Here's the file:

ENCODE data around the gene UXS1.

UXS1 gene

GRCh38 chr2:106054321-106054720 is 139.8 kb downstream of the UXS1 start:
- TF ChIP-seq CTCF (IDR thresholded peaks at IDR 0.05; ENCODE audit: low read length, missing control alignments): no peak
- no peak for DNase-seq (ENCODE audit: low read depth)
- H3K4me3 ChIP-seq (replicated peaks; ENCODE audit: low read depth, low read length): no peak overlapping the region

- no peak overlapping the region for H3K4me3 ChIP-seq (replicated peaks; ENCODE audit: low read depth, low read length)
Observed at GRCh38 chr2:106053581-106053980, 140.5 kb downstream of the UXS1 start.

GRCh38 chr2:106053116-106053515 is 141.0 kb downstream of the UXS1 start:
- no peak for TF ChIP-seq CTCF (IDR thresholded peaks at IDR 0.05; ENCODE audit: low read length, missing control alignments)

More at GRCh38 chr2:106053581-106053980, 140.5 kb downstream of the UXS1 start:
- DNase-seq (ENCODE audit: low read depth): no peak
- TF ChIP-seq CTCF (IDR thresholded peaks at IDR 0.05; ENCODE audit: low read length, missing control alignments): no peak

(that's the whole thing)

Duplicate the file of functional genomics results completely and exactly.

ENCODE data around the gene UXS1.

UXS1 gene

GRCh38 chr2:106054321-106054720 is 139.8 kb downstream of the UXS1 start:
- TF ChIP-seq CTCF (IDR thresholded peaks at IDR 0.05; ENCODE audit: low read length, missing control alignments): no peak
- no peak for DNase-seq (ENCODE audit: low read depth)
- H3K4me3 ChIP-seq (replicated peaks; ENCODE audit: low read depth, low read length): no peak overlapping the region

- no peak overlapping the region for H3K4me3 ChIP-seq (replicated peaks; ENCODE audit: low read depth, low read length)
Observed at GRCh38 chr2:106053581-106053980, 140.5 kb downstream of the UXS1 start.

GRCh38 chr2:106053116-106053515 is 141.0 kb downstream of the UXS1 start:
- no peak for TF ChIP-seq CTCF (IDR thresholded peaks at IDR 0.05; ENCODE audit: low read length, missing control alignments)

More at GRCh38 chr2:106053581-106053980, 140.5 kb downstream of the UXS1 start:
- DNase-seq (ENCODE audit: low read depth): no peak
- TF ChIP-seq CTCF (IDR thresholded peaks at IDR 0.05; ENCODE audit: low read length, missing control alignments): no peak